Wednesday, July 17, 2013
If you don't want to get slammed with massive roaming and data fees.
First and foremost, do not take your device out of the country without planning ahead and doing your homework. You have some options:
1. You can keep your existing cellphone and buy a data package, a voice roaming package or both from most American carriers. What's nice about that: anyone calling you from the US will pay only for a local call no matter where in the world you find yourself.
For example AT&T has three levels of data, priced by the month: 120 megabytes for $30, 300 megabytes for $60 and 800 megabytes for $120. For voice, AT&T charges start at $30 for 30 minutes of calls. Text packages start at $10 for 50 texts.
The problem is that it can be very difficult to gauge how much data you're going to need. For this reason, it is always a good idea to call your carrier and discuss your needs and the various plans offered with a human being.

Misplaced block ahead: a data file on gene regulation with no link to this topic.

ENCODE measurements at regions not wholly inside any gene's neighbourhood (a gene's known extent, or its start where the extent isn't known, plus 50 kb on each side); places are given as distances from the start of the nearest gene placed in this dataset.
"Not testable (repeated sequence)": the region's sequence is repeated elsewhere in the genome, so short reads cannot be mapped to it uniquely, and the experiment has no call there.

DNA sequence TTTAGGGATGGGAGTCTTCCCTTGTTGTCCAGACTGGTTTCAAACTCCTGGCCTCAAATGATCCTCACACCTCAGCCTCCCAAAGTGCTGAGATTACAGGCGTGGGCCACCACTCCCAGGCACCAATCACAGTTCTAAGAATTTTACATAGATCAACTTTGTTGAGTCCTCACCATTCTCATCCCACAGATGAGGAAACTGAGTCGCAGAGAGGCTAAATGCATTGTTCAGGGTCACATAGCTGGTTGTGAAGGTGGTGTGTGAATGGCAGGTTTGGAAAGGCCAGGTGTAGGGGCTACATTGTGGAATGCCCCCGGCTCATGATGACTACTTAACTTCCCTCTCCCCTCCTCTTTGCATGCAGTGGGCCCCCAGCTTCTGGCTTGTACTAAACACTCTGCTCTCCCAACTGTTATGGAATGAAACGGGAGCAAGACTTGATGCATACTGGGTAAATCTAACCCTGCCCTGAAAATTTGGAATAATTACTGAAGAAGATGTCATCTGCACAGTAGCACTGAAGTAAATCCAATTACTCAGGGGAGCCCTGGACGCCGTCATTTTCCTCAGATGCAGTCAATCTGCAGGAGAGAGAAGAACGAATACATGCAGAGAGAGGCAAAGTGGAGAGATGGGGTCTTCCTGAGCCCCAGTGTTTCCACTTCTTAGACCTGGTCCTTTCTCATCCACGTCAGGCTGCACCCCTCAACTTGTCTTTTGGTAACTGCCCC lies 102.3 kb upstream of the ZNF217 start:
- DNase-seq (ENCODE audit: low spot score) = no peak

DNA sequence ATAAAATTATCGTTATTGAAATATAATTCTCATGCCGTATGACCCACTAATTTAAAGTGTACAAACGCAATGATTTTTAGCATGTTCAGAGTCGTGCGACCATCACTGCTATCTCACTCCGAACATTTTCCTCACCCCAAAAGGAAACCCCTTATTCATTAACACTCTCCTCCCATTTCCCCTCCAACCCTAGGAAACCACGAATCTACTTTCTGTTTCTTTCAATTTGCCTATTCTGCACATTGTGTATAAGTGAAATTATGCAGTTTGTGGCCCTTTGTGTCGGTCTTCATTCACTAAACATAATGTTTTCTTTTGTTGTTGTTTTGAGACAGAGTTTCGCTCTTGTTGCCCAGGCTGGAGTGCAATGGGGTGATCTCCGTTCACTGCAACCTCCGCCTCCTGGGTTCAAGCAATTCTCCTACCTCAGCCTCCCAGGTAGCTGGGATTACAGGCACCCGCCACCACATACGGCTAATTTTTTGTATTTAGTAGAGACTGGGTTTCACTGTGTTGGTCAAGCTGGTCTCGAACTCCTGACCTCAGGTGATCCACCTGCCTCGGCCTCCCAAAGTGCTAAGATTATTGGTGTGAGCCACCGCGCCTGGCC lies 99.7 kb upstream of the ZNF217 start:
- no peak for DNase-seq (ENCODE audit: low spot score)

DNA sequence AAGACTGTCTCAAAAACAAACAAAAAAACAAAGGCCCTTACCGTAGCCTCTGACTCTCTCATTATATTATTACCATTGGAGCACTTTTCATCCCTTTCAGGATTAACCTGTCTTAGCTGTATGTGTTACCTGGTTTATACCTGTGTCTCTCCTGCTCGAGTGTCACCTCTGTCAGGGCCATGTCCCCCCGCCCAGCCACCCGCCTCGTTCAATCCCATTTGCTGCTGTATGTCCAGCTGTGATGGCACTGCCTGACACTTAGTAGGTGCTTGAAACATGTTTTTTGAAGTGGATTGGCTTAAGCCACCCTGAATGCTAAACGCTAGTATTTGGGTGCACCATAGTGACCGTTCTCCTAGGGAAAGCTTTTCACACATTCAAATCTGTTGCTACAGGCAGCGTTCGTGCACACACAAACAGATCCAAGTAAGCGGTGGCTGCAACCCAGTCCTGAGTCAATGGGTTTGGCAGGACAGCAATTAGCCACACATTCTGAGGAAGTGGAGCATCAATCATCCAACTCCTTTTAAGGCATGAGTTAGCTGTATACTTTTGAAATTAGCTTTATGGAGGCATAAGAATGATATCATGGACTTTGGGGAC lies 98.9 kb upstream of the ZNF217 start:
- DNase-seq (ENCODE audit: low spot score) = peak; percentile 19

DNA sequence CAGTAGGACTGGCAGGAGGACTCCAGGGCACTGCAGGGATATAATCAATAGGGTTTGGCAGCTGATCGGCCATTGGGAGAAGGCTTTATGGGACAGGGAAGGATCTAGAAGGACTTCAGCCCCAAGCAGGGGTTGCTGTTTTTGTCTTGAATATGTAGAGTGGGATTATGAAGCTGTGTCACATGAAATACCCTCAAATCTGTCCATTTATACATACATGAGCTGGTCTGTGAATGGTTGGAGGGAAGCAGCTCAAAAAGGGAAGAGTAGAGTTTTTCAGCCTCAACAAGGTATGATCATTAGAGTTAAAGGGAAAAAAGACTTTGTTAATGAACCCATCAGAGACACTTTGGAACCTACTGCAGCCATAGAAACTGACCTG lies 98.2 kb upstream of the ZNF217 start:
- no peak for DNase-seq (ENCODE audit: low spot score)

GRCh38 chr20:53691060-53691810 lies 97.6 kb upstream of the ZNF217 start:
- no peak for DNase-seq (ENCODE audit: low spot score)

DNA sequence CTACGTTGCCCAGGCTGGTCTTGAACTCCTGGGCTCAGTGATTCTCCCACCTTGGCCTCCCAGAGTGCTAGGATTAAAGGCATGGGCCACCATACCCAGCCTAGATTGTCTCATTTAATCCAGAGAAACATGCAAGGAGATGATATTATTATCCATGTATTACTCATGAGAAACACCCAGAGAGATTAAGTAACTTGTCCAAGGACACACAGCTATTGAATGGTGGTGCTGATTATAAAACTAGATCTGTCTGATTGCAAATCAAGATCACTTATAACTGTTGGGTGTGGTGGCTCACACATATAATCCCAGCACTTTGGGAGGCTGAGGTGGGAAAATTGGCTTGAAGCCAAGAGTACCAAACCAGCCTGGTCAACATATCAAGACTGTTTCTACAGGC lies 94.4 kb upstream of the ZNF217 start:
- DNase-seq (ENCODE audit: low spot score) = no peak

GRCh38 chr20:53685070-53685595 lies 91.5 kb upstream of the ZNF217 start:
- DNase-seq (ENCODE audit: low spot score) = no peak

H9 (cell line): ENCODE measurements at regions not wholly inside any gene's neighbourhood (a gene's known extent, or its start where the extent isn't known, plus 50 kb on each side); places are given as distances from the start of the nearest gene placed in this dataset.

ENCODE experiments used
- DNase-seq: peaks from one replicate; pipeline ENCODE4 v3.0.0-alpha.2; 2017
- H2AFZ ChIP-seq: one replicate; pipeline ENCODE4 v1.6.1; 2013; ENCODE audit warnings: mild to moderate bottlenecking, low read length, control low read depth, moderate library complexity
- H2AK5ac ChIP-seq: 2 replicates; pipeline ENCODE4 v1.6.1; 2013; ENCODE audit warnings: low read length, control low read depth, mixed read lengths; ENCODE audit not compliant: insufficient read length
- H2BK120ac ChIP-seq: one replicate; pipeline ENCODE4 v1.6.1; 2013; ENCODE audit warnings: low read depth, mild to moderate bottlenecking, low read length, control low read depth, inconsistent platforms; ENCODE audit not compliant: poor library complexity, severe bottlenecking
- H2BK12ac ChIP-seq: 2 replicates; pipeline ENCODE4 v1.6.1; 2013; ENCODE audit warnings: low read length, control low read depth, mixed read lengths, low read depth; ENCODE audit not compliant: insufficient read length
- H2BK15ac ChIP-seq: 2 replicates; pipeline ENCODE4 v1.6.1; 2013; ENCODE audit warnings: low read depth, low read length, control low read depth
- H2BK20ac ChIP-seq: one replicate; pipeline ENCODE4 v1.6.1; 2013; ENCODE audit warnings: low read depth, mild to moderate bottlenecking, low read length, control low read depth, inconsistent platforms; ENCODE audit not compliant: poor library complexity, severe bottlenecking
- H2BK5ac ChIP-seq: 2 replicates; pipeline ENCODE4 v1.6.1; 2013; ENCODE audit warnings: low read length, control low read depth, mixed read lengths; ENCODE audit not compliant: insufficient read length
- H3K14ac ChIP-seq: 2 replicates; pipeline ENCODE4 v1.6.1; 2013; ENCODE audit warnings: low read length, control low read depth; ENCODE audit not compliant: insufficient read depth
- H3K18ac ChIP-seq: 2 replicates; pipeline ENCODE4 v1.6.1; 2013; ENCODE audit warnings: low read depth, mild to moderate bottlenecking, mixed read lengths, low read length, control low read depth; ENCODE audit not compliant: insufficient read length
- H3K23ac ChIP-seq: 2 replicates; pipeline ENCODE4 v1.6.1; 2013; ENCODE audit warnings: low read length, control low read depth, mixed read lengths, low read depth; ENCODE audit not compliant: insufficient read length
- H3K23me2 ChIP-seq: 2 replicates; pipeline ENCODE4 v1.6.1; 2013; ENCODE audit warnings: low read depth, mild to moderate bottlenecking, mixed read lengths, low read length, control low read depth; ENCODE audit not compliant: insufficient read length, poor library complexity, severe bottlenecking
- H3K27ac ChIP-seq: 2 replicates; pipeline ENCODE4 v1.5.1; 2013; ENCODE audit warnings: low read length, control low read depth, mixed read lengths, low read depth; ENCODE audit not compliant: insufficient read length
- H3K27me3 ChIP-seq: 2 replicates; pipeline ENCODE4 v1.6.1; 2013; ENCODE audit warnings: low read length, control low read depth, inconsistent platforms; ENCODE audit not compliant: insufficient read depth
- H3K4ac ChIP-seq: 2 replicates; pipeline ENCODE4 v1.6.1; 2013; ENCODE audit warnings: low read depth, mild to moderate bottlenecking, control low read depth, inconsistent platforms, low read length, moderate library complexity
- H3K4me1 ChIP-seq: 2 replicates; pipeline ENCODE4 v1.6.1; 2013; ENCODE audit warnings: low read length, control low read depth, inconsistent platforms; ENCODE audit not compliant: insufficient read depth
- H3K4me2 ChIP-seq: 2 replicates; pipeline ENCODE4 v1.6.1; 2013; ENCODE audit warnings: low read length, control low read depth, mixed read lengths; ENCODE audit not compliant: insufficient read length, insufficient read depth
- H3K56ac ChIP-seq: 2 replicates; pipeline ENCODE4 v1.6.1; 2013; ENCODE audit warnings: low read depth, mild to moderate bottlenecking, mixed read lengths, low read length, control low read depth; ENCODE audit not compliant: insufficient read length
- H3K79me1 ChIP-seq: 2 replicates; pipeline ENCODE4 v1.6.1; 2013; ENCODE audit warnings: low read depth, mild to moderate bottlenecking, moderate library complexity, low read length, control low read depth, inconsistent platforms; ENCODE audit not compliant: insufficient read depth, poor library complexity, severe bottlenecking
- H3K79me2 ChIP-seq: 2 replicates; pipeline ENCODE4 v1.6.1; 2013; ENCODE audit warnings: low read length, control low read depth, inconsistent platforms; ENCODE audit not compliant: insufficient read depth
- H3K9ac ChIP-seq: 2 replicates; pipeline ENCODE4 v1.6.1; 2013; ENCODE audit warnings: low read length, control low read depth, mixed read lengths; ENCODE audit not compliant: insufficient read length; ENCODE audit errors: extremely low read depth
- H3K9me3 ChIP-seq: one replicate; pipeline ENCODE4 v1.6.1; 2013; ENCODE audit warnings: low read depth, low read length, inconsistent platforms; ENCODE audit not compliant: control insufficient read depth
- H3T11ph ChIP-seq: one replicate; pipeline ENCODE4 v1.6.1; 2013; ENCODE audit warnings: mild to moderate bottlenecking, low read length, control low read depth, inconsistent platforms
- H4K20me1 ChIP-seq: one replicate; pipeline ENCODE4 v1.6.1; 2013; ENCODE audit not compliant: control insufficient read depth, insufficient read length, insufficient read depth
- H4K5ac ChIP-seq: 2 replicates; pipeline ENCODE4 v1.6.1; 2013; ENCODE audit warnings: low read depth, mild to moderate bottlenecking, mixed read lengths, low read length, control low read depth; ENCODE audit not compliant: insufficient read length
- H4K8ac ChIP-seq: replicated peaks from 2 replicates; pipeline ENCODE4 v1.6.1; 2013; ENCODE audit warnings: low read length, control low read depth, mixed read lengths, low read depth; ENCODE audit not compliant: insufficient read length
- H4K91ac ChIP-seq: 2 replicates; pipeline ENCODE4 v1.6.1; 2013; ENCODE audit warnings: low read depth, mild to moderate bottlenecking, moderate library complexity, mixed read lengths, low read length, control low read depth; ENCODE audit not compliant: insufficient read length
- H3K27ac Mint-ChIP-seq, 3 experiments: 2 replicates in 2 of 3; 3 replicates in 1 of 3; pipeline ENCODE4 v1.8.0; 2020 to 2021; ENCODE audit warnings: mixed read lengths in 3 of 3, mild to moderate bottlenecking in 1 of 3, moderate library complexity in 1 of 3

Also, data and voice packages are sold for a minimum of one month. So you need to remember to cut off the package when you are back in the US by calling your carrier's customer service. If you do not, you will be charged each month until you do.
2. If your phone is unlocked (meaning it will work on any other network) and you are going to a place that uses the GSM phone standard, (eg Europe,) you can buy a local SIM card. This gives you your own phone number based in the country you are visiting.
Telestial is a company that sells SIM cards and even phones that work in other countries. Depending on the country and your American mobile carrier’s rates, buying a local SIM card or phone may be cheaper than the roaming rates you will pay your carrier. Do the math. Also if go the SIM card route, make sure that your friends and family back in the States have an international calling plan of their own.
3. Use Wi-Fi whenever possible to check e-mail, so you do not use up data plan minutes. Wi-Fi is available in most hotels and many coffeehouses. Make calls in a Wi-Fi hot spot by using Skype, Apple’s FaceTime or similar apps. And turn off the “push” data option on your smartphone so that your device is not continually checking for new e-mails.
This blog post was inspired by a NY Times article by Erica A. Taub.